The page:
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 ON A NIGHT LIKE THIS TOUR 2001

  

MARCH:

03

GLASGOW ARMADILLO

04

GLASGOW ARMADILLO

05 GLASGOW ARMADILLO

08

MANCHESTER APOLLO

09 MANCHESTER APOLLO
10 MANCHESTER APOLLO

13

BRIGHTON CENTRE

14

CARDIFF INTERNATIONAL ARENA

15

BOURNEMOUTH INTERNATIONAL CENTRE

17

HAMMERSMITH APOLLO

18 HAMMERSMITH APOLLO
19 HAMMERSMITH APOLLO
20 HAMMERSMITH APOLLO

APRIL:

1

HAMMERSMITH APOLLO

14 BRISBANE ENTERTAINMENT CENTRE
16 SYDNEY ENTERTAINMENT CENTRE
17 SYDNEY ENTERTAINMENT CENTRE
18 SYDNEY ENTERTAINMENT CENTRE
21 HOBART DERWENT CENTRE
23 MELBOURNE PARK ROD LAVER ARENA
24 MELBOURNE PARK ROD LAVER ARENA
25 ADELAIDE ENTERTAINMENT CENTRE
26 ADELAIDE ENTERTAINMENT CENTRE
28 PERTH ENTERTAINMENT CENTRE
30 PERTH ENTERTAINMENT CENTRE
MAY:
3 MELBOURNE PARK ROD LAVER ARENA
4 MELBOURNE PARK ROD LAVER ARENA
5 MELBOURNE PARK ROD LAVER ARENA
6 MELBOURNE PARK ROD LAVER ARENA
7 MELBOURNE PARK ROD LAVER ARENA
9 SYDNEY ENTERTAINMENT CENTRE
10 SYDNEY ENTERTAINMENT CENTRE
11 SYDNEY ENTERTAINMENT CENTRE
12 SYDNEY ENTERTAINMENT CENTRE
14 SYDNEY ENTERTAINMENT CENTRE
15 SYDNEY ENTERTAINMENT CENTRE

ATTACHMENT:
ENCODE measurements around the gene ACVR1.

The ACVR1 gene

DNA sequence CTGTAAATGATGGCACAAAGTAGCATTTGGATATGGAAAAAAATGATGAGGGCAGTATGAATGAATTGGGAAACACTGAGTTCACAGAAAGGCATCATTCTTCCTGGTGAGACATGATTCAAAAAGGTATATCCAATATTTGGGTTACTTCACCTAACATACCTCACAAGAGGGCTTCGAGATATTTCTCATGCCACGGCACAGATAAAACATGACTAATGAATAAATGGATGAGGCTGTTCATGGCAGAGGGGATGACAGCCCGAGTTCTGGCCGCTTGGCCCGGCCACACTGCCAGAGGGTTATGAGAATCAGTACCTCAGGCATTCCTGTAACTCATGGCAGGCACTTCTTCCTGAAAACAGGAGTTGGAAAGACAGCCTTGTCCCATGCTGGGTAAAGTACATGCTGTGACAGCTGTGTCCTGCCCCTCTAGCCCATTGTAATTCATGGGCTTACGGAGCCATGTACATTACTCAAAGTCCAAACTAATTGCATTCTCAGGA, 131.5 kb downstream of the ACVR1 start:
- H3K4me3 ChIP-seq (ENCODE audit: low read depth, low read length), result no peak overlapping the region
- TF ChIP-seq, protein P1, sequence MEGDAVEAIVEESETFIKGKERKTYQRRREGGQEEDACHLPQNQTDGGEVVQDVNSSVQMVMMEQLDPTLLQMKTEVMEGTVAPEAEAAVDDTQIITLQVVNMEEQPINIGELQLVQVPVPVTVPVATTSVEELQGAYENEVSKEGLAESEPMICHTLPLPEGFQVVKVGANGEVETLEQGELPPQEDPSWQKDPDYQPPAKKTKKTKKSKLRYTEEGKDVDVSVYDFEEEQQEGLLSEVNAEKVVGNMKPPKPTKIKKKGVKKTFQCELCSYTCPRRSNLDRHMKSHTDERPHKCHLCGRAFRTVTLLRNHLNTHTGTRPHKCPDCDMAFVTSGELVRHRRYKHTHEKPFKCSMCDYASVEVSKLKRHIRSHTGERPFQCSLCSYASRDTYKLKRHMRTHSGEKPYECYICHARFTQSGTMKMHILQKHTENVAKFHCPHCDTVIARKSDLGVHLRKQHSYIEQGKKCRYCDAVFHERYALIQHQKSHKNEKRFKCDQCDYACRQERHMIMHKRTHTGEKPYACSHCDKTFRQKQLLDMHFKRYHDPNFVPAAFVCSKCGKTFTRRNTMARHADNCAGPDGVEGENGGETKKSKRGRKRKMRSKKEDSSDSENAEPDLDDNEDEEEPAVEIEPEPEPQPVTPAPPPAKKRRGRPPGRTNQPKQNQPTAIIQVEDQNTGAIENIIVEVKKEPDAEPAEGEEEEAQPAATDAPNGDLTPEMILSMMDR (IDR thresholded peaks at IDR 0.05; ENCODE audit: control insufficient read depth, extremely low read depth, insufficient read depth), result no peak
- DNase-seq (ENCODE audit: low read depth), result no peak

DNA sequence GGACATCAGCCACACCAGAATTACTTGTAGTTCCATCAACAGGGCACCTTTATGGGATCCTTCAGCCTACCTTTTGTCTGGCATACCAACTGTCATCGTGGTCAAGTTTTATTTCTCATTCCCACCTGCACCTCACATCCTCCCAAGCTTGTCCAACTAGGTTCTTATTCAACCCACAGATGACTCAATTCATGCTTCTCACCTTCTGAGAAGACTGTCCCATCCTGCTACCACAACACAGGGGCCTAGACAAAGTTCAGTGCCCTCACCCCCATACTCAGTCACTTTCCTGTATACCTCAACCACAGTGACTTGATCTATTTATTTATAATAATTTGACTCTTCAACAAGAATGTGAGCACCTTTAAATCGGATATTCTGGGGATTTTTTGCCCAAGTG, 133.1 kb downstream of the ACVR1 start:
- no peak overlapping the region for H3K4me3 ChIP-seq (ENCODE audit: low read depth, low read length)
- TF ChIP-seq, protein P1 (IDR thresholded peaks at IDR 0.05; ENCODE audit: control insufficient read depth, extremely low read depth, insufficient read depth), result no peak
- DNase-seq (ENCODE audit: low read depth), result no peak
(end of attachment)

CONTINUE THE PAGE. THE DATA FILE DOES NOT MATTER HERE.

SETLIST:

Overture/ Loveboat/ Coocachoo/ Hand On Your Heart/ Put Yourself In My Place/ On A Night Like This/ Eighties Medley/ Can't Get You Out Of My Head/ Your Disco Needs You/ I Should Be So Lucky/ Better The Devil You Know/ So Now Goodbye/ Physical/ Butterfly/ Confide In Me/ Kids/ Shocked/ Light Years/ What Do I Have To Do/ Spinning Around

REVIEW:

       "A black curtain emblazoned with the letters KM in diamante was dropped to reveal a set made to look like a huge cruise liner. Four men in camp, striped sailors' outfits and four Hawaiian-style women in big grass skirts and bikini tops launched into a dance routine that took them up and down stairs and along two decks of the 'ship'. Meanwhile, Kylie descended slowly from the ceiling standing on a silver anchor that was twice her height. Not even the sight of the Aussie singer ripping off her dress to reveal a tiny, sparkly top and matching mini-skirt, however, could distract from the fact that the first two songs were below par pop pap. 'Loveboat' and 'Koocachoo'- both taken from the Kylie's current album, 'Light Years'- turned the OTT opening into the type of trashy spectacle that used to be seen at the Millennium Dome.